At 70, long-standing Kazakh president, Nursultan Nazarbayev, is five years over the retirement age, but there were no signs at July's lavish birthday celebrations that he is ready to loosen his grip on the country that he has ruled for the last 20 years. However, the adoption of a law designating Nazarbayev as "Leader of the Nation," a status similar to that of Gandhi in India or Ataturk in Turkey, has given rise to speculation that preparations are being made for an eventual handover of power.
Proposed just two weeks after the violent overthrow of President Kurmanbek Bakiyev's government in neighbouring Kyrgyzstan, the law gives immunity from prosecution not just to the president, but also crucially to his family. The new law also protects the image of the president, introducing harsh penalties - including jail sentences - for "distortion of the president's biography" or "damage of the president's image."
Despite the many posters showing Nazarbayev smiling from the middle of a wheat field or cuddling photogenic children, the Kazakh president has never tried to develop a personality cult like that of the late Turkmen leader, Saparmurad Niyazov. Indeed, he has generally been coy about attempts by others to do this for him. He declined to sign the leader of the nation bill, told state officials not to arrange any 70th birthday celebrations and last year turned down an offer to rename the capital after him.
To an extent, these were empty gestures: the bill automatically passed into law, Nazarbayev's birthday coincides with Astana Day which was lavishly celebrated, and while the capital has retained its name for now, Nazarbayev said the decision could be left "for future generations." However, talking to Kazakhstanis, it is hard to escape the conclusion that he is genuinely liked by a large majority of the population, especially away from the main urban centres where corruption allegations hold less weight than rising living standards.
A former Temirtau steelworker, Nazarbayev rose through the ranks of the Kazakh Communist Party, replacing Gennady Kolbin - a deeply unpopular Moscow appointee - as first secretary in the final years of the Soviet Union. Post-independence, he continued to rule the country, being re-elected several times in polls that, according to the Organization for Security and Co-operation in Europe, fell short of democratic standards.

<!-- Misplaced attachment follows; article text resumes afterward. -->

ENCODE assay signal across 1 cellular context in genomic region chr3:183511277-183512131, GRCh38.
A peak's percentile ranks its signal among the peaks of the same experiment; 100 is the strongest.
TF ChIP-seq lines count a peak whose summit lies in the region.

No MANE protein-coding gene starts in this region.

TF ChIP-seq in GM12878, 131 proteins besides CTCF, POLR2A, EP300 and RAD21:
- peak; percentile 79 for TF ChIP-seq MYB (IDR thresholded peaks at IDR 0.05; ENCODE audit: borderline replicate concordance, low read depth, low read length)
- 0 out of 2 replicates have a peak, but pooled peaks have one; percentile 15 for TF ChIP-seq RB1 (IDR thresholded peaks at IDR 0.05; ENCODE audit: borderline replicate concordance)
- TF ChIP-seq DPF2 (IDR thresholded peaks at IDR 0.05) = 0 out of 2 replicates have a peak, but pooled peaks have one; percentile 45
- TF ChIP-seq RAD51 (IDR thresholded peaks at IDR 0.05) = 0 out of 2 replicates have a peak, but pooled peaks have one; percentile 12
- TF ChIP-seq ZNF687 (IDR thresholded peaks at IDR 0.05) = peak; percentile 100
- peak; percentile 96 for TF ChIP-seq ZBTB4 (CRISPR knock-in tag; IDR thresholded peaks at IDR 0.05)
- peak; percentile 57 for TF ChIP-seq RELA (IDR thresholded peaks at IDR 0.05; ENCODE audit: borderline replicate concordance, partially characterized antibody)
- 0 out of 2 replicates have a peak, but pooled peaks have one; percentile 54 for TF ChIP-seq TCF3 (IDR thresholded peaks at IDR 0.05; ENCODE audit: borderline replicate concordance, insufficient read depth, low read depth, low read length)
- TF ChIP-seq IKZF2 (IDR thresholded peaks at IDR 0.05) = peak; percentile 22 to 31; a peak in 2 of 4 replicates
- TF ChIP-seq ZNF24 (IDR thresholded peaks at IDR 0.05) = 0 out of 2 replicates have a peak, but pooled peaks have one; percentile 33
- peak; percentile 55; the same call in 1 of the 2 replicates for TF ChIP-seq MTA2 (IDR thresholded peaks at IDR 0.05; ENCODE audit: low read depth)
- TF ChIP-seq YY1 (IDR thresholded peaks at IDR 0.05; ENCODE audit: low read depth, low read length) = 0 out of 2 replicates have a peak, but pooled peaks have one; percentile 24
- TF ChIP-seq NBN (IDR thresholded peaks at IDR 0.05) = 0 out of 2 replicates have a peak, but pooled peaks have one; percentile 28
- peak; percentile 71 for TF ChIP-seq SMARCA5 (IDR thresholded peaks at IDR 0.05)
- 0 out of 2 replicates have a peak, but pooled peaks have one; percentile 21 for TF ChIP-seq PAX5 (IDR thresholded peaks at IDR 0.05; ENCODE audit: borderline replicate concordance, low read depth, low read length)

Nazarbayev receives much of the credit for Kazakhstan's steady economic growth for most of this decade, and the generally harmonious relations between the different ethnic and religious groups. He has also been adept in outmanoeuvring any attempts to create an opposition movement that presents a real challenge to the regime. One consequence of the disposal of anyone who rises high enough to become a threat is that there is still no obvious successor.
One former son-in-law, Rakhat Aliyev, was packed off to Austria to be the Kazakh ambassador, before being sacked and sentenced in absentia to two 20-year prison terms on charges of abduction and plotting a coup. Nazarbayev's second son-in-law, Timur Kulibayev, the deputy chairman of the Samruk-Kazyna sovereign wealth fund, has become increasingly important of late. But his public cuckolding of the president's daughter and fathering of an illegitimate son have reportedly angered Nazarbayev, resulting in a putdown earlier this year, although he remains one of the country's most influential figures.
Astana mayor and former PM, Imangali Tasmagambetov, is also thought of as a potential successor. Tasmagambetov's growing popularity and influence in his previous position as mayor of Almaty raised fears that he was building a power base in the south; he was moved to Astana under the presidential eye in 2008.
It is still two years until Nazarbayev's current term as president expires in 2010. The view from Astana is that the master of planning is putting everything in place for when this happens. However, there is no greater clarity on who is being lined up to replace him.
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